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Medical body unveils robust public-private business plan

28th February 2012
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The African Medical and Research Foundation (AMREF) revently launced its bussiness plan that sets the course for AMREF’s focus over the next three years (2011-2014) for greater impact in African and global health.

The plan seeks to transform communities from within by improving the health of women and children through building skills, knowledge and resources required for sustainable health change and enhancing their integration with the existing formal health systems.

Our Staff Writer reports on the plan, which according to Country Director AMREF (Tanzania), Dr Festus Ilako has brought Tanzania one step closer to meeting the health related Millennium Development Goals (MDGs), more so for Tanzanian women and children...

Launching the AMREF Business Plan in Dar es Salaam recently, Chairperson of the AMREF Tanzania Advisory Council, Dr. Lucy Nkya expressed concern over the waning donor support in health sector in the country noting that the only way out was for the country was to adopt public-private partnership.

Dr Nkya who is also Deputy Minister for Health and Social Welfare stressed that public-private partnership would make it possible for the country to realise the Millennium Development Goals (MDGs) by 2015 and bring lasting health change in the country.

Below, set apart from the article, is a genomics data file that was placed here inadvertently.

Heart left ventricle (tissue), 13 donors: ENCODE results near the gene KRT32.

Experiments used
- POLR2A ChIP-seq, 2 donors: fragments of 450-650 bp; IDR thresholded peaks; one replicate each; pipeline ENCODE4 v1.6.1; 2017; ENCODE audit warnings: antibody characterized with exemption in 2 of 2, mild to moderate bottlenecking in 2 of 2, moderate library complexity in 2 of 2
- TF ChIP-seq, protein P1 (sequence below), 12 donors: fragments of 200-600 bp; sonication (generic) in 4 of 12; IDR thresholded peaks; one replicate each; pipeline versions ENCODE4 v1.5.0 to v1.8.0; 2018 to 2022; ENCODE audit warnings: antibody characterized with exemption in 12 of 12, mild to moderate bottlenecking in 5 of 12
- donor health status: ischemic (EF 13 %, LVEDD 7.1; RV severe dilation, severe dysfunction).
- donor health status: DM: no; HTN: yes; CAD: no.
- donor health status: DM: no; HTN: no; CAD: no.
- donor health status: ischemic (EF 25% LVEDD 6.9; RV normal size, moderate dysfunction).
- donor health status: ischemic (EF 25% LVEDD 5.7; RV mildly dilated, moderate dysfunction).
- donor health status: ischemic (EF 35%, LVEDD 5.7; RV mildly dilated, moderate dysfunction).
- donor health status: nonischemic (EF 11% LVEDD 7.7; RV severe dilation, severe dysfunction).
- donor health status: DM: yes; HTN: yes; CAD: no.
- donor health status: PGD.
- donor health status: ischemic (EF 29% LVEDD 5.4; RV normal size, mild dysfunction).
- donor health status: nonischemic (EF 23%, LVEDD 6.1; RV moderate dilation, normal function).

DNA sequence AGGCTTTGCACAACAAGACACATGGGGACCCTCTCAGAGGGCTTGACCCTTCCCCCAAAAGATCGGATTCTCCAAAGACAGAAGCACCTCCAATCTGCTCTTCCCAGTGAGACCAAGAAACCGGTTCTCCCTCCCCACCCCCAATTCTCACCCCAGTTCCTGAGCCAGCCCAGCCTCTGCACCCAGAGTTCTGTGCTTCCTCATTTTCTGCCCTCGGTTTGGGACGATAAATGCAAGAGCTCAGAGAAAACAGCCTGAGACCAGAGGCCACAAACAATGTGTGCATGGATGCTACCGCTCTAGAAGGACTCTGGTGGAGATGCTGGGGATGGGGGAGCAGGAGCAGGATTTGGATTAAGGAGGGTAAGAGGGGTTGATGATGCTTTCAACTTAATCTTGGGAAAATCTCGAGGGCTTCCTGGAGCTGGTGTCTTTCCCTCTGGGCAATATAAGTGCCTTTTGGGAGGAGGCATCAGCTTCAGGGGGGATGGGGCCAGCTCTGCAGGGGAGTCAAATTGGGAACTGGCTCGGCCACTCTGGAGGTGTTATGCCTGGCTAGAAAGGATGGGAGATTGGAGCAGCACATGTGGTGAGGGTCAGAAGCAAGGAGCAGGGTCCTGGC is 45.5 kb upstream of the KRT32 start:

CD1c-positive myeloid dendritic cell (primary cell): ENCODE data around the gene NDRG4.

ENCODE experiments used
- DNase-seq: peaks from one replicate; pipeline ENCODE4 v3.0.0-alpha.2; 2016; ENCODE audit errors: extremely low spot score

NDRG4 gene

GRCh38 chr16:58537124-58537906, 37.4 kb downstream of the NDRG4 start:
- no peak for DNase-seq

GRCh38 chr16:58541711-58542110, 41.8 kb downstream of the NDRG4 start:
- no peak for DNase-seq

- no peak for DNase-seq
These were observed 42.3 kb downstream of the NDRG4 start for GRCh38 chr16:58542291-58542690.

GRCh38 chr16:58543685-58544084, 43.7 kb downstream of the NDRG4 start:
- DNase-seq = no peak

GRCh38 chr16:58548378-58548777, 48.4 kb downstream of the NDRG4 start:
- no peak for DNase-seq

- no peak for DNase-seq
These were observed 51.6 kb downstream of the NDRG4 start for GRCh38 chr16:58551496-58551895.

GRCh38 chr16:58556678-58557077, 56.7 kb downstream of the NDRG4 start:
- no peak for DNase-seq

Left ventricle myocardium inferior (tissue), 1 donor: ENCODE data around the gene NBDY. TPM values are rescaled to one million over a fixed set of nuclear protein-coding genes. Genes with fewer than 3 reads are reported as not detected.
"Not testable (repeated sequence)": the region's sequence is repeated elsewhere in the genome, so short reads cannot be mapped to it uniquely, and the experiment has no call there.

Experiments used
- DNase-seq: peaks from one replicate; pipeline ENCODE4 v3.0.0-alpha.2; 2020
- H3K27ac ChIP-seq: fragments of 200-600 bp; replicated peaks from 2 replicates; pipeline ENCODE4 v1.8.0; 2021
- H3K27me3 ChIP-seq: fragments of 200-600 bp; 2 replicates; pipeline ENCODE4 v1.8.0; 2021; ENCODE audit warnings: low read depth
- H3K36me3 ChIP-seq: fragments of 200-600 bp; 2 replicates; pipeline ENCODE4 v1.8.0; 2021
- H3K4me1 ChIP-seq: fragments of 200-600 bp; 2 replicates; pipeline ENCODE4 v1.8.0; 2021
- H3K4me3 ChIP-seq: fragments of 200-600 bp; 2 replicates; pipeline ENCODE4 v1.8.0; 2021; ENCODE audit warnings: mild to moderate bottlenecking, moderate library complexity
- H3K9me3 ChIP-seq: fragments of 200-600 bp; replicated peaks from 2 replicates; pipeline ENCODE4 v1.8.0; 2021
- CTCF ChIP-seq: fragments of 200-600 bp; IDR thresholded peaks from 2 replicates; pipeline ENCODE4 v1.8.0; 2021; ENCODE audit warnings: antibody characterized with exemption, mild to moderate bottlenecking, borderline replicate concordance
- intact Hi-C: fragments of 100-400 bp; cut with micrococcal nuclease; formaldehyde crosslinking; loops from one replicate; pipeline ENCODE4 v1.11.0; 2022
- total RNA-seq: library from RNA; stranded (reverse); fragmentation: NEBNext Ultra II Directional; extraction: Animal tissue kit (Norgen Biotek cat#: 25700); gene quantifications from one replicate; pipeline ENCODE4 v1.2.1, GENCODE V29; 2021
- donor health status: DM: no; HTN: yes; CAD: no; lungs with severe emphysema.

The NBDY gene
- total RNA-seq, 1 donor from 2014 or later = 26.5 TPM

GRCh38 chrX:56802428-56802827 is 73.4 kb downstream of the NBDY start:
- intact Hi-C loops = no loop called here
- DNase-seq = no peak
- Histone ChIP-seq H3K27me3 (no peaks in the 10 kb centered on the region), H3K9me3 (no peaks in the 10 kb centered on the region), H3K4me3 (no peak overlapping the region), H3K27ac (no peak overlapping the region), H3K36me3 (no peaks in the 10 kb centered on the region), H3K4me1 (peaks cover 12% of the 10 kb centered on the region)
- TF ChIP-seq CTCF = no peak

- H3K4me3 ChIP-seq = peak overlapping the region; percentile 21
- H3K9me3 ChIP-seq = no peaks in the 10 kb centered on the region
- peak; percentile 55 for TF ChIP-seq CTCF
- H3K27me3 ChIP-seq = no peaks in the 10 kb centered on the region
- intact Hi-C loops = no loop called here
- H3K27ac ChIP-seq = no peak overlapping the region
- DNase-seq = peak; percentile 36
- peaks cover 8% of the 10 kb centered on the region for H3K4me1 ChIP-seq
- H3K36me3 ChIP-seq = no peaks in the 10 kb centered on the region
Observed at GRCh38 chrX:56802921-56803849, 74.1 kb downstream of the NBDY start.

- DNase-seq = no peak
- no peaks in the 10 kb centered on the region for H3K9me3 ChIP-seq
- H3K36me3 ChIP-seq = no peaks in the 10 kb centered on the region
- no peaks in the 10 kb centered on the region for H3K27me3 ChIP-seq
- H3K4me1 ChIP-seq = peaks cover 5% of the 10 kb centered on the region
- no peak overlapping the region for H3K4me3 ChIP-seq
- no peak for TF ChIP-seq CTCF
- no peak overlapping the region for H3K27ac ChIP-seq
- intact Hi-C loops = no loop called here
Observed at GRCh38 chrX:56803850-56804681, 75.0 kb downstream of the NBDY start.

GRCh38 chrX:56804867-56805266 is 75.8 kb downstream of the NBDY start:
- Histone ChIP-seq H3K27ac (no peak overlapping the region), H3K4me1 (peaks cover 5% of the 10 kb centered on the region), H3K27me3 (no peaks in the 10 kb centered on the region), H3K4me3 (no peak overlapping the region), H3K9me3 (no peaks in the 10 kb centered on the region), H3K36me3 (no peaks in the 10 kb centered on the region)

She said Tanzania still lagged behind in achieving most of the MDGs, stressing that that more needed to be done to enable the country to attain the goals before the 2015 time limit.

She said that AMREF programmes were highly dependent on external donors and the donor environment and priorities were changing rapidly.

“With donor environment and priorities changing, I am afraid that one day they will not be capable of serving Tanzanians. I am therefore convinced that the way forward is Private-Public Partnerships that is power from within. In fact, you can use the tri-sectoral partnerships between the government, private sector, and civil society to pool local resources to ensure effective and sustainable access to health services, especially for the marginalized and poorest people in remote areas. she said.

Dr. Nkya explained that public-private partnerships involved the government moving away from its traditional role of being a direct provider to the role of an enabler and regulator of service provision by private players.

The launch was preceded by a panel discussion with the theme, “How Best Public-Private Partnerships Can Work Together to Achieve Lasting Health Change in Tanzania.”

Moderated by renowned lawyer Dr.Eva Hawa Sinare, who is also a member of the AMREF Tanzania Advisory Council.